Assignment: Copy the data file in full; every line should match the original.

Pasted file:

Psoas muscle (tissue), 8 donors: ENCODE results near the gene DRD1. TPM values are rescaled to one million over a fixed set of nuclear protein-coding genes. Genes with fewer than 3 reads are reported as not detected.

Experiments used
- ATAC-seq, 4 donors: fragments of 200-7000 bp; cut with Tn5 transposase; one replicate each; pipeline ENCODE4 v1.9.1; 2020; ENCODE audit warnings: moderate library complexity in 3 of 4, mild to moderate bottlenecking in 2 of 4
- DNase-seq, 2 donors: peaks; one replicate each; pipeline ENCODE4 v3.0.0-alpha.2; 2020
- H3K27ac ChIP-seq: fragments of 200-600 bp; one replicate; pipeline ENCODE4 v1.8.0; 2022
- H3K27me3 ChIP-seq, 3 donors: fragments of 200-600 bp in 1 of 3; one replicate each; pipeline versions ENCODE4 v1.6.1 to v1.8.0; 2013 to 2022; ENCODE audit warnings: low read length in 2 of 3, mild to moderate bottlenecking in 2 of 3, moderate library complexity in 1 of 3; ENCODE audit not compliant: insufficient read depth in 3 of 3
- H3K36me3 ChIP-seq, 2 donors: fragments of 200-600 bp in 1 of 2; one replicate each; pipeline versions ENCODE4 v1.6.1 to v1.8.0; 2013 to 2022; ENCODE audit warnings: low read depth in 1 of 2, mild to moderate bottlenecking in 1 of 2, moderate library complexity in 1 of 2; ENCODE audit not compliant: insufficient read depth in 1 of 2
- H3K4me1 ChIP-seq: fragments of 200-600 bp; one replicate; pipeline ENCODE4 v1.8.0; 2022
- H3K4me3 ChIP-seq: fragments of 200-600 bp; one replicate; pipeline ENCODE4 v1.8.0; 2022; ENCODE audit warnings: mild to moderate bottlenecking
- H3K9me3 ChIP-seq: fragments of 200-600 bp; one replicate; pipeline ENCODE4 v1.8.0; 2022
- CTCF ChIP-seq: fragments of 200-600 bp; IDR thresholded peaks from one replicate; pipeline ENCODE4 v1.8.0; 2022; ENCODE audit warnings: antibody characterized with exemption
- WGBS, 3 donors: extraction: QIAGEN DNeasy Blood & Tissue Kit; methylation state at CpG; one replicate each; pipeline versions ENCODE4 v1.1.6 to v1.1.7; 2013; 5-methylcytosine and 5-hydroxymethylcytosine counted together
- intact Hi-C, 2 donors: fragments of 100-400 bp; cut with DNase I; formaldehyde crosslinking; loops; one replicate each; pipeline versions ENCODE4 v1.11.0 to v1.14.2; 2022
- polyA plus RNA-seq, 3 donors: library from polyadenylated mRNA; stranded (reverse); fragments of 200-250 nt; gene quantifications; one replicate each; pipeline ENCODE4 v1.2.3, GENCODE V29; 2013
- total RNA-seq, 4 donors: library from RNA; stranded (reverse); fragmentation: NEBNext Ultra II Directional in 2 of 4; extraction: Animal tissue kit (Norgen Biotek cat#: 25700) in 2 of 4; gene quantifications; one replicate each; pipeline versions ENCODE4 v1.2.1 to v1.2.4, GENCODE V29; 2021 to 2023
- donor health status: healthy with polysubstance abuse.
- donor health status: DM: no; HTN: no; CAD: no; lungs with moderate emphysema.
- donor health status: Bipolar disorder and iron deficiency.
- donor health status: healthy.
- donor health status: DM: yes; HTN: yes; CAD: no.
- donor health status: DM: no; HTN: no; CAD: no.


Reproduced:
Psoas muscle (tissue), 8 donors: ENCODE results near the gene DRD1. TPM values are rescaled to one million over a fixed set of nuclear protein-coding genes. Genes with fewer than 3 reads are reported as not detected.

Experiments used
- ATAC-seq, 4 donors: fragments of 200-7000 bp; cut with Tn5 transposase; one replicate each; pipeline ENCODE4 v1.9.1; 2020; ENCODE audit warnings: moderate library complexity in 3 of 4, mild to moderate bottlenecking in 2 of 4
- DNase-seq, 2 donors: peaks; one replicate each; pipeline ENCODE4 v3.0.0-alpha.2; 2020
- H3K27ac ChIP-seq: fragments of 200-600 bp; one replicate; pipeline ENCODE4 v1.8.0; 2022
- H3K27me3 ChIP-seq, 3 donors: fragments of 200-600 bp in 1 of 3; one replicate each; pipeline versions ENCODE4 v1.6.1 to v1.8.0; 2013 to 2022; ENCODE audit warnings: low read length in 2 of 3, mild to moderate bottlenecking in 2 of 3, moderate library complexity in 1 of 3; ENCODE audit not compliant: insufficient read depth in 3 of 3
- H3K36me3 ChIP-seq, 2 donors: fragments of 200-600 bp in 1 of 2; one replicate each; pipeline versions ENCODE4 v1.6.1 to v1.8.0; 2013 to 2022; ENCODE audit warnings: low read depth in 1 of 2, mild to moderate bottlenecking in 1 of 2, moderate library complexity in 1 of 2; ENCODE audit not compliant: insufficient read depth in 1 of 2
- H3K4me1 ChIP-seq: fragments of 200-600 bp; one replicate; pipeline ENCODE4 v1.8.0; 2022
- H3K4me3 ChIP-seq: fragments of 200-600 bp; one replicate; pipeline ENCODE4 v1.8.0; 2022; ENCODE audit warnings: mild to moderate bottlenecking
- H3K9me3 ChIP-seq: fragments of 200-600 bp; one replicate; pipeline ENCODE4 v1.8.0; 2022
- CTCF ChIP-seq: fragments of 200-600 bp; IDR thresholded peaks from one replicate; pipeline ENCODE4 v1.8.0; 2022; ENCODE audit warnings: antibody characterized with exemption
- WGBS, 3 donors: extraction: QIAGEN DNeasy Blood & Tissue Kit; methylation state at CpG; one replicate each; pipeline versions ENCODE4 v1.1.6 to v1.1.7; 2013; 5-methylcytosine and 5-hydroxymethylcytosine counted together
- intact Hi-C, 2 donors: fragments of 100-400 bp; cut with DNase I; formaldehyde crosslinking; loops; one replicate each; pipeline versions ENCODE4 v1.11.0 to v1.14.2; 2022
- polyA plus RNA-seq, 3 donors: library from polyadenylated mRNA; stranded (reverse); fragments of 200-250 nt; gene quantifications; one replicate each; pipeline ENCODE4 v1.2.3, GENCODE V29; 2013
- total RNA-seq, 4 donors: library from RNA; stranded (reverse); fragmentation: NEBNext Ultra II Directional in 2 of 4; extraction: Animal tissue kit (Norgen Biotek cat#: 25700) in 2 of 4; gene quantifications; one replicate each; pipeline versions ENCODE4 v1.2.1 to v1.2.4, GENCODE V29; 2021 to 2023
- donor health status: healthy with polysubstance abuse.
- donor health status: DM: no; HTN: no; CAD: no; lungs with moderate emphysema.
- donor health status: Bipolar disorder and iron deficiency.
- donor health status: healthy.
- donor health status: DM: yes; HTN: yes; CAD: no.
- donor health status: DM: no; HTN: no; CAD: no.